Since 1919

The Prairie News

Since 1919

The Prairie News

Since 1919

The Prairie News

Ask the Professor: Dr. Blaser, professor of plant science

Dylan Green

Dr. Brock Blaser is a professor of plant science and assistant department head of the Department of Agriculture at the Paul Engler College of Agriculture and Natural Sciences. Dr. Blaser teaches principles of plant science and courses in plant breeding and crop physiology.

Dr. Blaser is interested in international agriculture. This interest sparked in Dr. Blaser during his two-year mission trip to Cape Town, South Africa, when he was 19.

“And my eyes obviously got opened up quite a bit to the struggles that others have throughout the world,” Dr. Blaser said. “And how really spoiled we are as Americans for the most part, and I know not everyone has those same privileges even in the States as we do.”

Dr. Blaser has participated in several study-abroad trips since he joined the department in 2009.

“Last year, we went actually back to South Africa where I had been, with Dr. Osei-Hwere out of communications,” Dr. Blaser said. “And we took a group to Cape Town last year and we did some agricultural, some gardening projects.”

Dr. Blaser in the WT greenhouse where the lab for his Principles in Plant Science class takes place. (Jo Early)

Dr. Blaser talked about misinformation about food shared online and encouraged the public to learn about where their food comes from and how it is grown.

“It’s just those disconnects that we have from as people get distanced from where their food comes from,” Dr. Blaser said. “They don’t understand that and it’s not a criticism of them. It’s just the social media world we live in.”

Dr. Blaser is an adviser to the Farm and Ranch Club and also coaches WT’s Crop Judging Team.

“That’s really where they bring all of their educational experience and their knowledge together into one setting,” Dr. Blaser said. “To be able to talk about, ‘I learned a little bit in this class, a little bit this class, and now I’m actually applying this and these are things I’m gonna go use when I go get a real job. I’m gonna apply these principles. I’m gonna use these concepts,’ and so that’s what makes it fun. I don’t know if they’d call it fun because it’s a lot right, but that’s why they enjoy it.”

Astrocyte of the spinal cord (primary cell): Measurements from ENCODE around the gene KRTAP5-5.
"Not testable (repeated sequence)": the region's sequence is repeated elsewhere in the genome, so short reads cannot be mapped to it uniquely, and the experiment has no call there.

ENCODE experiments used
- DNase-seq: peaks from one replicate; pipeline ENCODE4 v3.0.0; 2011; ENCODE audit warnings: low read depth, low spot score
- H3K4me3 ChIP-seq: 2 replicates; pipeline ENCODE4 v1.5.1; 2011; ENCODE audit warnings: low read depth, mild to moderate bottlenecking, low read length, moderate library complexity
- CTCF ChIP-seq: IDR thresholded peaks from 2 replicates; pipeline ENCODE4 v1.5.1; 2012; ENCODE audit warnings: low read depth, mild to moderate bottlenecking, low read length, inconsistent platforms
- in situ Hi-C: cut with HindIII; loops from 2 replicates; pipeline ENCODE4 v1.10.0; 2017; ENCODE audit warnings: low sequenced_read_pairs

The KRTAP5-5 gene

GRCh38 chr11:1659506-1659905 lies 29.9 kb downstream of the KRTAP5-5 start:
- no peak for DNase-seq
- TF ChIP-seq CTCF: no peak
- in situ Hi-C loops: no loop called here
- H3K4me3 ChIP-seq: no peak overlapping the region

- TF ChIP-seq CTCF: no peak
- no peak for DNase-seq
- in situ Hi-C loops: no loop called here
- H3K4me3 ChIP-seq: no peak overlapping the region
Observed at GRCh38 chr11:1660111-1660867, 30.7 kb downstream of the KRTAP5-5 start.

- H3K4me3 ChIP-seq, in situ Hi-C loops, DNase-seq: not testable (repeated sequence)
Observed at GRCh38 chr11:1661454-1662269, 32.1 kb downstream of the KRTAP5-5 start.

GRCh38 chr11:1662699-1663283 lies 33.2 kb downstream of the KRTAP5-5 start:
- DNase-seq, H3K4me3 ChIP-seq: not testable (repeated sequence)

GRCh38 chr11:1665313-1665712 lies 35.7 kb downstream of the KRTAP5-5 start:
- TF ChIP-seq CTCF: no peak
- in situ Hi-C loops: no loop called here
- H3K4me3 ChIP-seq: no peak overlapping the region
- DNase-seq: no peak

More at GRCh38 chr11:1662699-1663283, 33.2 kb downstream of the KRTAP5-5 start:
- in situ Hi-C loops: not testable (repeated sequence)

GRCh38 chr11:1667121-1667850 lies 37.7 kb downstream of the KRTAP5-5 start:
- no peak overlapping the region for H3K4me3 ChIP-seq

Dr. Blaser said that despite WT’s small size when compared to other universities, the WT Crop Judging Team remains competitive.

“We are always right in the mix with those large land-grant schools and that’s a big pat on the back of those students, that our students are competing with that,” Dr. Blaser said. “We always look at that within our department. We feel like we very much fit and compete with all the land-grant institutions across the country, regardless of our size. And so, students come here, they get that kind of education that they would get if they went to the land-grant. And we compete for those high-quality students and we get them because they come and they fit and they’re, they’re successful.”

In the classroom, Dr. Blaser encourages students without an agriculture background to find the connection between themselves and the plants that they are studying.

“We all eat food,” Dr. Blaser said. “And so, you’re gonna have your foods grown and you want to have experience with that, then everyone should benefit from a class like that, right?”

Dr. Blaser said that the agriculture industry is an anchor to life in the Panhandle, and not everyone is a rancher or farmer.

“Explore it and don’t look at it as the old school farmer in the plow or the cowboy,” Dr. Blaser said. “I look at it as: there’s science, there’s education, there’s communication, there’s economics, all those factors play into agriculture. And when [students] look at that [they] go, ‘Oh, well, I can do that. I can make a website to promote that company, or I can write articles to promote this,’ you know, that’s not agriculture directly, but you’re promoting the industry. You’re helping people understand where their food comes from and how we’re safely growing it and producing it. And those things are just as critical. If not more critical to helping our consumers recognize that and have healthy food.”

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About the Contributors
Jo Early
Jo Early, Editor-in-Chief
Hello, my name is Jo Early and I am a senior digital communication & media major from Amarillo. I transferred from Amarillo College in Spring 2023 and began working as editor-in-chief in Fall 2023. I want to inform the West Texas A&M Community and spotlight student resources. In the future, I hope to work for NPR.
Dylan Green
Dylan Green, Graphic Designer
Hi, my name is Dylan Green! I’m a senior Graphic Design major, and have worked with The Prairie News since Spring 2023. My career goal is to do design work for the music industry or other arts-related fields. I enjoy collecting vinyl records, listening to music, and making art in my free time.

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